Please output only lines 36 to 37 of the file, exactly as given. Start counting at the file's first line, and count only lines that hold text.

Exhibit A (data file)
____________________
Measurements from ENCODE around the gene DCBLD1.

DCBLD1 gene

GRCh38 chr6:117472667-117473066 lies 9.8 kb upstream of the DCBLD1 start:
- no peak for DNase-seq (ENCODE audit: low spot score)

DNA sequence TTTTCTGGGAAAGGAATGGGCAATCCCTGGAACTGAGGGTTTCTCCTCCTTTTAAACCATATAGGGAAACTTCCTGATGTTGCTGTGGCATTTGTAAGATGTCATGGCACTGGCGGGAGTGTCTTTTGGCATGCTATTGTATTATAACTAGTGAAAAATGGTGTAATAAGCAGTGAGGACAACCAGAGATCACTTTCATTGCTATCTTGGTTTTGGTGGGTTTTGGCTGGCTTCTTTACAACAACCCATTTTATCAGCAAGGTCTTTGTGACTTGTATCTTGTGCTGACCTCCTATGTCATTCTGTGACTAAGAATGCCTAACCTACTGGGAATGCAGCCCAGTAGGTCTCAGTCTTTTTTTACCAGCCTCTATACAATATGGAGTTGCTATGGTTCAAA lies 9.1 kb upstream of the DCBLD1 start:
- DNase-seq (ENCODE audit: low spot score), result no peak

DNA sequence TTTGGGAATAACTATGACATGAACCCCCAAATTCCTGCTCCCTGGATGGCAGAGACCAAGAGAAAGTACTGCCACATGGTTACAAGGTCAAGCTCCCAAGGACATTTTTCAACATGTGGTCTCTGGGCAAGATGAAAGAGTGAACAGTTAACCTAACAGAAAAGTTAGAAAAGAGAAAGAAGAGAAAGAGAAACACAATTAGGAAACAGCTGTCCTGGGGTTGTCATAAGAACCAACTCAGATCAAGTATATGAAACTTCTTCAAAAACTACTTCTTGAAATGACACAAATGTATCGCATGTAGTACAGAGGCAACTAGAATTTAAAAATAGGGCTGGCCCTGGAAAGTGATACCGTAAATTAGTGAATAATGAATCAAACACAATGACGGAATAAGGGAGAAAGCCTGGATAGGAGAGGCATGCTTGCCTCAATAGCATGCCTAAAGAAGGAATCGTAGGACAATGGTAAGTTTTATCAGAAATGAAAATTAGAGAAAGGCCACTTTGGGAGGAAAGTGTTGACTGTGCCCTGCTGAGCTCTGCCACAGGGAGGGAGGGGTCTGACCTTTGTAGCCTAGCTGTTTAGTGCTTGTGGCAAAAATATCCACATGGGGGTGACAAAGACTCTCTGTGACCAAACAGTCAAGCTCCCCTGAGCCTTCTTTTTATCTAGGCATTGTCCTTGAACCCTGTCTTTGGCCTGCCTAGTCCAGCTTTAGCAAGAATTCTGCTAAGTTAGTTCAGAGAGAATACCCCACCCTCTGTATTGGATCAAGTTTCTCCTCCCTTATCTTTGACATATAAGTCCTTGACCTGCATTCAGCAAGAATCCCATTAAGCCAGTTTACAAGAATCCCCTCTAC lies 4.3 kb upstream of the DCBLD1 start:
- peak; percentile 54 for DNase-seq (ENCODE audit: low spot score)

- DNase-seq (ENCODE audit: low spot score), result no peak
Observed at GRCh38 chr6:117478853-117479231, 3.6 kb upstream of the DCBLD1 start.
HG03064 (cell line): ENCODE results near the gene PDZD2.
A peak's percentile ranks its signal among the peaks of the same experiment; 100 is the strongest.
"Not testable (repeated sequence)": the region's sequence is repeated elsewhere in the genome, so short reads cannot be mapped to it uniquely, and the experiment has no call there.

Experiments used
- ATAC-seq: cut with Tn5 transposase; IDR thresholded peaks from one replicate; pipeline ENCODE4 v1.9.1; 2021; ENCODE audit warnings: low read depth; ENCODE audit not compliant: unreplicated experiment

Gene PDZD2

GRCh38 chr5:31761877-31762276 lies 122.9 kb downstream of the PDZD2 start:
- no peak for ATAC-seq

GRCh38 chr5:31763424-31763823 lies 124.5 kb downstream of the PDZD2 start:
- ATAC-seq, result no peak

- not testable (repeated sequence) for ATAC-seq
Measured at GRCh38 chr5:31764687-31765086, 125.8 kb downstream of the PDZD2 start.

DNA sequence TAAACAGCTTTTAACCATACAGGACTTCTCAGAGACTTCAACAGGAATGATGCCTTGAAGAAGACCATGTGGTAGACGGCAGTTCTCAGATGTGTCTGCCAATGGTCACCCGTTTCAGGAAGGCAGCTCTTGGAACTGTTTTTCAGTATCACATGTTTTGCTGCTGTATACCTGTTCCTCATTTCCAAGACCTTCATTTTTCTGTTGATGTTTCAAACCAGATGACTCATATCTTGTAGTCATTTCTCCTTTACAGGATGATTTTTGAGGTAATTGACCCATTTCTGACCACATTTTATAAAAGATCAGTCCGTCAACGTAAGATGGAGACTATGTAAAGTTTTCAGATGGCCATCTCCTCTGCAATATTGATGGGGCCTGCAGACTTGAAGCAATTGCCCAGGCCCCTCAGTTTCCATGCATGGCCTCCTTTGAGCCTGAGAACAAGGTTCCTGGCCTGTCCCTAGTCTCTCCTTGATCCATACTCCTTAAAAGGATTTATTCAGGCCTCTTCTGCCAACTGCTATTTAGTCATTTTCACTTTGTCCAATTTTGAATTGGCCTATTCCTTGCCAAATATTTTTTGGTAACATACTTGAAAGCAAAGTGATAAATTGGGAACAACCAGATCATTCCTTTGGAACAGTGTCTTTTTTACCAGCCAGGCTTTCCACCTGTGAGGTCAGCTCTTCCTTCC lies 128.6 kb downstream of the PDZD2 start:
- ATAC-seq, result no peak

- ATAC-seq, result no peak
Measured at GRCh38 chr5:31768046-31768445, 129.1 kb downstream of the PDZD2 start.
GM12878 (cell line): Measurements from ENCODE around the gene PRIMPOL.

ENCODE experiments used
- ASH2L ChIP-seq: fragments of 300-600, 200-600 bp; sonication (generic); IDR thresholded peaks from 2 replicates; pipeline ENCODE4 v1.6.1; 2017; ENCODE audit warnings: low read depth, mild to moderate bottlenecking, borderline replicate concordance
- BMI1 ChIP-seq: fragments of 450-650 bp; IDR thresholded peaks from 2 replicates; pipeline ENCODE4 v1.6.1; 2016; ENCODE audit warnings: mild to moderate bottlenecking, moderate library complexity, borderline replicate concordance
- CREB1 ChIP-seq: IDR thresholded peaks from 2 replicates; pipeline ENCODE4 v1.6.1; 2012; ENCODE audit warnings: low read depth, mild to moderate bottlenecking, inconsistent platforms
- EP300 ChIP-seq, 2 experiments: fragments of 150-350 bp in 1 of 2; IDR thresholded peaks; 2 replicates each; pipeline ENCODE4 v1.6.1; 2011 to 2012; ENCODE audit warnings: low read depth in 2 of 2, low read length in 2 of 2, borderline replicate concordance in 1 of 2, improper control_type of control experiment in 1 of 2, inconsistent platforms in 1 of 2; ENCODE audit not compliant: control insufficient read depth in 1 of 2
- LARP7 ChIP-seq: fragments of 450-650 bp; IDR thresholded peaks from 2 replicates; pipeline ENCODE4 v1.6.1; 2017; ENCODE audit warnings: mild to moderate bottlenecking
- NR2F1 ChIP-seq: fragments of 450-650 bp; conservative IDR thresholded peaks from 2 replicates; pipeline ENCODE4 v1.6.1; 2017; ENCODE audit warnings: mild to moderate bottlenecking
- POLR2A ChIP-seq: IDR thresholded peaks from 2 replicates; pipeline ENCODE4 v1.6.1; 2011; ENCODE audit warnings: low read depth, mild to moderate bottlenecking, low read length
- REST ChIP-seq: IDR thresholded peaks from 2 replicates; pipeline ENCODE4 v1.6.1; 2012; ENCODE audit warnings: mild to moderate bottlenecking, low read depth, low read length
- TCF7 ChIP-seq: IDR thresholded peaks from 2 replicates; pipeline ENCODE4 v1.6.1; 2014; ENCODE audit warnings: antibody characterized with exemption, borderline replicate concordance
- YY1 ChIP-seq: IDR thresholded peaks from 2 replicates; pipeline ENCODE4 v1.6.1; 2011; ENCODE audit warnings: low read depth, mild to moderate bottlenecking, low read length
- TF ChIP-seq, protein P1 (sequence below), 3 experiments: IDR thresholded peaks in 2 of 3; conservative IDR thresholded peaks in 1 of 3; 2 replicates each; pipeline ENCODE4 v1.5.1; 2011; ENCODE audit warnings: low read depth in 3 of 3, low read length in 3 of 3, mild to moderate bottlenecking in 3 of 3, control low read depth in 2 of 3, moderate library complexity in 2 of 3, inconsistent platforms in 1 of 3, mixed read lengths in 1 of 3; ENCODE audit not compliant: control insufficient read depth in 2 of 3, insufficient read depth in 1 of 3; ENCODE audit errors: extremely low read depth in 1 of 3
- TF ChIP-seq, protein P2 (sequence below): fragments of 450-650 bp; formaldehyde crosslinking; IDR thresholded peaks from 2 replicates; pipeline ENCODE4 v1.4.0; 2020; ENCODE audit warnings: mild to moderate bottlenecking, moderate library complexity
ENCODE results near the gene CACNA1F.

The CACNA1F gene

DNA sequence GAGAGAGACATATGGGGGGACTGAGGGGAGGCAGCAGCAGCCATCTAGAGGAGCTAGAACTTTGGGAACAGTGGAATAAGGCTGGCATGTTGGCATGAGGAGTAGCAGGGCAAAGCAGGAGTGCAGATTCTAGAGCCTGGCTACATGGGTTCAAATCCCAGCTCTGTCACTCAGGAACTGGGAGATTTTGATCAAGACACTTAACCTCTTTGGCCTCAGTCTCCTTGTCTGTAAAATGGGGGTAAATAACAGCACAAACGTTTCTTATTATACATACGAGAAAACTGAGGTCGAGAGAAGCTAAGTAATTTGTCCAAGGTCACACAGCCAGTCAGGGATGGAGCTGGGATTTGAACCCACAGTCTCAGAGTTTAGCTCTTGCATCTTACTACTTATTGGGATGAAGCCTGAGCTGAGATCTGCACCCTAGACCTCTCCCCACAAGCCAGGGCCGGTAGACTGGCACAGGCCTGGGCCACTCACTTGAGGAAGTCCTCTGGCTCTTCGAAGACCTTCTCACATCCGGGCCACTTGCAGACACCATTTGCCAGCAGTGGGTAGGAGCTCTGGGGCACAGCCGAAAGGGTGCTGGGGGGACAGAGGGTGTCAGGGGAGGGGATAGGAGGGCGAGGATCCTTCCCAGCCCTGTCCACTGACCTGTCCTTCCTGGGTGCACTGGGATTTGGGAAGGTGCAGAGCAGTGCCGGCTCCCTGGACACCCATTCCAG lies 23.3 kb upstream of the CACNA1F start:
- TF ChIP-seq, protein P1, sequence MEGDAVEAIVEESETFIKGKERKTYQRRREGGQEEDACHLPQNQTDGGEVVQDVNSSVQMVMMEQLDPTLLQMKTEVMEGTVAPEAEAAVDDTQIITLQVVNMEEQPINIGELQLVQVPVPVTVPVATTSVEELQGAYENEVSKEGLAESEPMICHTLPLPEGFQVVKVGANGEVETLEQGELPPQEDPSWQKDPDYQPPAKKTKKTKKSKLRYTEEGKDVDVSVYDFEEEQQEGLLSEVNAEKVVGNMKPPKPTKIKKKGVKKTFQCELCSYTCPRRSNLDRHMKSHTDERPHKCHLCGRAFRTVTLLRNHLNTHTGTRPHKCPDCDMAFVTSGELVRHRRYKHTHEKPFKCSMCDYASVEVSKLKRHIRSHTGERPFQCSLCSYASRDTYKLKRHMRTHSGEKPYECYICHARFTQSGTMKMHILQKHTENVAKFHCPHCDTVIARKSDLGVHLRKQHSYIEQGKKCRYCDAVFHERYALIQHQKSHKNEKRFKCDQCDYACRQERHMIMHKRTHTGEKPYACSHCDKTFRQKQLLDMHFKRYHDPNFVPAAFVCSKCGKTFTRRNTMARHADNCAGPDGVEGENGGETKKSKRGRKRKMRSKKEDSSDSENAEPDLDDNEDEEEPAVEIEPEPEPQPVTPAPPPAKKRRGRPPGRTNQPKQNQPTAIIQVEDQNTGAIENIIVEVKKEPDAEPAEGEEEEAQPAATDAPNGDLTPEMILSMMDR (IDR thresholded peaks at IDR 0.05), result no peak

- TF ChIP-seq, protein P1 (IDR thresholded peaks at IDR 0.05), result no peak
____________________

- REST ChIP-seq: IDR thresholded peaks from 2 replicates; pipeline ENCODE4 v1.6.1; 2012; ENCODE audit warnings: mild to moderate bottlenecking, low read depth, low read length
- TCF7 ChIP-seq: IDR thresholded peaks from 2 replicates; pipeline ENCODE4 v1.6.1; 2014; ENCODE audit warnings: antibody characterized with exemption, borderline replicate concordance